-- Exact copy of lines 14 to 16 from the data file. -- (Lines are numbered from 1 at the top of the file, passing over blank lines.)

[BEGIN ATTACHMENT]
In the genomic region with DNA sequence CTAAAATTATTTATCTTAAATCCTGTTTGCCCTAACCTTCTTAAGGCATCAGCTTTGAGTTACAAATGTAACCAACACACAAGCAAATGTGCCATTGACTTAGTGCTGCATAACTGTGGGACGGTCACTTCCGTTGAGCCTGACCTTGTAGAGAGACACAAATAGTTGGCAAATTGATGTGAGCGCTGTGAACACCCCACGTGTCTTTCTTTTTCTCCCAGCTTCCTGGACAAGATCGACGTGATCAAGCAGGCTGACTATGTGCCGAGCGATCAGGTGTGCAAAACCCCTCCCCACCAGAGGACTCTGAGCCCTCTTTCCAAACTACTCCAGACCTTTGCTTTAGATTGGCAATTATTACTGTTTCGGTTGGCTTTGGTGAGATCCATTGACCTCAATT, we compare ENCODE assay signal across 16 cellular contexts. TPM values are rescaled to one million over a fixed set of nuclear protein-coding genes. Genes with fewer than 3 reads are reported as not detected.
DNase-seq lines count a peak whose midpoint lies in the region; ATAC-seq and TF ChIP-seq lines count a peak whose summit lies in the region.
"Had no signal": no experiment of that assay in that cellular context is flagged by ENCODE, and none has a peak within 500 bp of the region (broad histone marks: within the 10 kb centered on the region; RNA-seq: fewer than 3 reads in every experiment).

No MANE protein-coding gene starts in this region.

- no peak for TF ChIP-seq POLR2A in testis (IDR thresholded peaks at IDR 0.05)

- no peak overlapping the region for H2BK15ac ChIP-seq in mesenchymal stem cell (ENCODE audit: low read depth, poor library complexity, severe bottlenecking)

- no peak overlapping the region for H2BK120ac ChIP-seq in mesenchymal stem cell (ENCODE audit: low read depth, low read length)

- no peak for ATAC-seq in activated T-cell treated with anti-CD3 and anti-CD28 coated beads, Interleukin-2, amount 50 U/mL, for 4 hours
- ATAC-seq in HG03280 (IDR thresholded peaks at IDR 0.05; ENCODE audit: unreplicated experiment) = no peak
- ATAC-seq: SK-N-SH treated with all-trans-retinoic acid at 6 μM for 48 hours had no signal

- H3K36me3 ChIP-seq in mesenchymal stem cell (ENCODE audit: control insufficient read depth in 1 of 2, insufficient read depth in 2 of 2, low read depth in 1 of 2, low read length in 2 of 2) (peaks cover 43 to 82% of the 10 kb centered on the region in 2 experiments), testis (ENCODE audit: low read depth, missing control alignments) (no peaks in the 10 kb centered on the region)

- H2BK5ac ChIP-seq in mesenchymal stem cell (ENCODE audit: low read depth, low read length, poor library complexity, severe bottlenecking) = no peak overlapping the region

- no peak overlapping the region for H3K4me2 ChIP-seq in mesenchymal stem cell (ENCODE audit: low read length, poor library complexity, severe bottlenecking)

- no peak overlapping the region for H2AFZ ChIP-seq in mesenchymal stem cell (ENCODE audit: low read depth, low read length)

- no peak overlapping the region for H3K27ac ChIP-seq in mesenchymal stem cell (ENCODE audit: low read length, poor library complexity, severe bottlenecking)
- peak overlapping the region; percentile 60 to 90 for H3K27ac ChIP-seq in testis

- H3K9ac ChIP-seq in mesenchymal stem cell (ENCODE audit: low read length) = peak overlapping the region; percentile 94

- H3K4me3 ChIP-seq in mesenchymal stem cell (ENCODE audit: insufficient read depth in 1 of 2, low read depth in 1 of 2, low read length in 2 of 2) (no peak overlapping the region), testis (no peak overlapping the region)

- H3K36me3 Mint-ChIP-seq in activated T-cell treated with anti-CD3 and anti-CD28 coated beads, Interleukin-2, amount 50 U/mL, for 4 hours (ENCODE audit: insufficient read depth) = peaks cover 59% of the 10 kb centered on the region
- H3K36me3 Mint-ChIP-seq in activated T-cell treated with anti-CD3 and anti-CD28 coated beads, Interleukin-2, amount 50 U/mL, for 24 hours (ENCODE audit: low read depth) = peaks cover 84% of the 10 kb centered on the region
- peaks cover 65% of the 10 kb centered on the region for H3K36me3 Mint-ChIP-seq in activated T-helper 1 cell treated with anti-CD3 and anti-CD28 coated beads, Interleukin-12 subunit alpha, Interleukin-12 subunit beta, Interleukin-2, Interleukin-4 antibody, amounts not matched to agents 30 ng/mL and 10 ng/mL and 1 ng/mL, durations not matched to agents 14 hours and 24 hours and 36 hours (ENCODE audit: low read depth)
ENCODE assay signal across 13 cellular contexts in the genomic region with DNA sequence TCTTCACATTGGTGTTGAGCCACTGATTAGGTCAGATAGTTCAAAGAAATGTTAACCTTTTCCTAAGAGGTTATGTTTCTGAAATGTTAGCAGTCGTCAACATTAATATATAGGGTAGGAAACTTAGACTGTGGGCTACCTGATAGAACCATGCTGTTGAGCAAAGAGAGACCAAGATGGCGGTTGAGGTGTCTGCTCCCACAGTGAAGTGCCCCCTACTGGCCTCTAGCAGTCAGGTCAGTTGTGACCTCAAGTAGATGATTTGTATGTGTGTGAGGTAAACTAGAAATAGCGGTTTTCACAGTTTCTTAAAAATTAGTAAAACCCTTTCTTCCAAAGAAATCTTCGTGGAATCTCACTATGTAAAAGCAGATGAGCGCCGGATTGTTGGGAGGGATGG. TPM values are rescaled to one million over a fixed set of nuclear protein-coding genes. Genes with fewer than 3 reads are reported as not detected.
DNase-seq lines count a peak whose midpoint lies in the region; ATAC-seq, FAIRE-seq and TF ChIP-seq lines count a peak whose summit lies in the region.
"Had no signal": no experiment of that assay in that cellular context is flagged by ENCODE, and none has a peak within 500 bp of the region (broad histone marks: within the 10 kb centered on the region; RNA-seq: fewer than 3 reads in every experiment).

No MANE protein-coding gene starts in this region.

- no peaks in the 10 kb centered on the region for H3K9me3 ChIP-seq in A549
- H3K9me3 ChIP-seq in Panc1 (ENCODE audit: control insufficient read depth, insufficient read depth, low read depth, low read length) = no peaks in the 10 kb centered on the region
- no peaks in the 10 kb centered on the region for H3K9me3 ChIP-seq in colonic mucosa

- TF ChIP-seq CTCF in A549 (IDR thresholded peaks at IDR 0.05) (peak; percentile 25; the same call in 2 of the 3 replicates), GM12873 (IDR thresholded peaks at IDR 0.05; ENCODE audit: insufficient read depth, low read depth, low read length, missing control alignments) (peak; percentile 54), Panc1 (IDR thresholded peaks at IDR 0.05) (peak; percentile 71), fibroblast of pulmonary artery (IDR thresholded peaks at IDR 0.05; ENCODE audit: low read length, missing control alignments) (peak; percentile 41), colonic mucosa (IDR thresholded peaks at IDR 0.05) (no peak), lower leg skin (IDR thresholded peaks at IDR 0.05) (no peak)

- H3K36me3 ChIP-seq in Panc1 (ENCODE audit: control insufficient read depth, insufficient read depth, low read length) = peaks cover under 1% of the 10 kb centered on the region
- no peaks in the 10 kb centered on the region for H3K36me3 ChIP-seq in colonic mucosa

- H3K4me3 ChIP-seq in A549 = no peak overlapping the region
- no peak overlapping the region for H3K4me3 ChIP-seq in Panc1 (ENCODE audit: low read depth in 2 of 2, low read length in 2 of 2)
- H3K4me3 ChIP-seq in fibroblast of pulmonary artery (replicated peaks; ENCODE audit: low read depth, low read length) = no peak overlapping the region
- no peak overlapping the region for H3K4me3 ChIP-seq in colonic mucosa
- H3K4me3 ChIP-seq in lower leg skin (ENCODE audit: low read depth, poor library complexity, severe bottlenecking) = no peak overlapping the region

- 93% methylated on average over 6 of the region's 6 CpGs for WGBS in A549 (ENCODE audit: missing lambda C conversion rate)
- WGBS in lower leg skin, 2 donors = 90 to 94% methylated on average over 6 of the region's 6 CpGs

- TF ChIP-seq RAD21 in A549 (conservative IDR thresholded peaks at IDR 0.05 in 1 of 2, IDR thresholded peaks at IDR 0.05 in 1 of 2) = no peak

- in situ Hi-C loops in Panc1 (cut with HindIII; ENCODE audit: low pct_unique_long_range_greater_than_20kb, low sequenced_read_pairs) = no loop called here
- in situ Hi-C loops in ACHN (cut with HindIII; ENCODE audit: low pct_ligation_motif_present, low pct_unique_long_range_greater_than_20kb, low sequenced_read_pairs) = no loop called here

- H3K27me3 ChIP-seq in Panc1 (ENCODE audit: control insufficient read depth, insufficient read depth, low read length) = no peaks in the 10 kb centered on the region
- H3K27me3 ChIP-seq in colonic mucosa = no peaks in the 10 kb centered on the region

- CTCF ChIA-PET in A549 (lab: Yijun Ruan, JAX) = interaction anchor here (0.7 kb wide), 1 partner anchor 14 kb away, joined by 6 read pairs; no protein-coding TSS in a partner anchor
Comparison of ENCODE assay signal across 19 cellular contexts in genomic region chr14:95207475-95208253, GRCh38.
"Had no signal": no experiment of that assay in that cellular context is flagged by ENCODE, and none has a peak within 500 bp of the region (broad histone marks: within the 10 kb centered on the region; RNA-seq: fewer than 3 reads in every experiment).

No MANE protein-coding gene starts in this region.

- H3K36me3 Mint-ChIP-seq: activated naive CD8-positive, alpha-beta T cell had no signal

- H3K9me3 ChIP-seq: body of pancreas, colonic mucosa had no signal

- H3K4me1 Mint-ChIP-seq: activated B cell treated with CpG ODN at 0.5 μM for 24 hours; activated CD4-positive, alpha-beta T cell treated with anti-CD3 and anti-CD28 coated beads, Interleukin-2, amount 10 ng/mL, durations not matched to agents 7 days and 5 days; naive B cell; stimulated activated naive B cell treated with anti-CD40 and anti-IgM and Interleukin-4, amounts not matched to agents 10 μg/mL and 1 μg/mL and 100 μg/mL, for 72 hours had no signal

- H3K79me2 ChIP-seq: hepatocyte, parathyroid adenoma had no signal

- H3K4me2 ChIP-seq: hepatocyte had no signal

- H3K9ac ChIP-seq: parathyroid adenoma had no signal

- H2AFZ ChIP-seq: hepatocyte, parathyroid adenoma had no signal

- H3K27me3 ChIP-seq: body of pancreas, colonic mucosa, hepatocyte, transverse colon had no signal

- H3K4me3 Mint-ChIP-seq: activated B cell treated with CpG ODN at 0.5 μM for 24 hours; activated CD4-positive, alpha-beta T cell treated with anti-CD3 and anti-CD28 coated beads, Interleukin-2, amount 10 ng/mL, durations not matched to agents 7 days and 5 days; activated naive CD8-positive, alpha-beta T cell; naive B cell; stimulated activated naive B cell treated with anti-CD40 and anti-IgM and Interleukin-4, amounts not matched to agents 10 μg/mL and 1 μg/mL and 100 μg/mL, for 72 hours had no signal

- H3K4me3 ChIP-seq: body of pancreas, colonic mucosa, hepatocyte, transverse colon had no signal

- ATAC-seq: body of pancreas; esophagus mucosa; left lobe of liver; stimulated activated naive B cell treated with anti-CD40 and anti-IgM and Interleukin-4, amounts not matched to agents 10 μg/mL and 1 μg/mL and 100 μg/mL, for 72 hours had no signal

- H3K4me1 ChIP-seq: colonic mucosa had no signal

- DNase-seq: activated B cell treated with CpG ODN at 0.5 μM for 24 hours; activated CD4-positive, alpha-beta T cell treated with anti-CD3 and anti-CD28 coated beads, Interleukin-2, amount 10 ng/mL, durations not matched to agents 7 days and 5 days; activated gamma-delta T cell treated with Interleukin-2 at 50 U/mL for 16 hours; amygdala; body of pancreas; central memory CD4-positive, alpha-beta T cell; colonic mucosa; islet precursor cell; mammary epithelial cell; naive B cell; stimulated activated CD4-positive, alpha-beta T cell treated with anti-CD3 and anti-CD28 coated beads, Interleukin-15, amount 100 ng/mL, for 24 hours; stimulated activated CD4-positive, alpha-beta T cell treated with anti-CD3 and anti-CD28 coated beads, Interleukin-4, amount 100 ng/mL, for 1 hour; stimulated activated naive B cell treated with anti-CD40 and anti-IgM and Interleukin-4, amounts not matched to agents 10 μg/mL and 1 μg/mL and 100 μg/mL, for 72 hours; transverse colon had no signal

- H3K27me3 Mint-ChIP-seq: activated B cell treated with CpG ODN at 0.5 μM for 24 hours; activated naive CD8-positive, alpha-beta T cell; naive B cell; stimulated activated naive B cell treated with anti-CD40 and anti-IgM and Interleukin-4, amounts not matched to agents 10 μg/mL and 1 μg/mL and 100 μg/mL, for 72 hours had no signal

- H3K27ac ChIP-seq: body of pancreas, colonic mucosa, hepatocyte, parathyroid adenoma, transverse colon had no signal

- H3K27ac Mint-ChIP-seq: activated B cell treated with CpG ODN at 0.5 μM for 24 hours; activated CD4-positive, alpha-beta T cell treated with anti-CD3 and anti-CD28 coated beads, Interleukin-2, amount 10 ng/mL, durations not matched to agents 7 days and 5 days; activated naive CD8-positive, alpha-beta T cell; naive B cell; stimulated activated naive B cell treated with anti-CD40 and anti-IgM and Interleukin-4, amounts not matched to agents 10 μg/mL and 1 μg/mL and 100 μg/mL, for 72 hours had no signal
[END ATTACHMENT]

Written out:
- no peak overlapping the region for H2AFZ ChIP-seq in mesenchymal stem cell (ENCODE audit: low read depth, low read length)

- no peak overlapping the region for H3K27ac ChIP-seq in mesenchymal stem cell (ENCODE audit: low read length, poor library complexity, severe bottlenecking)
- peak overlapping the region; percentile 60 to 90 for H3K27ac ChIP-seq in testis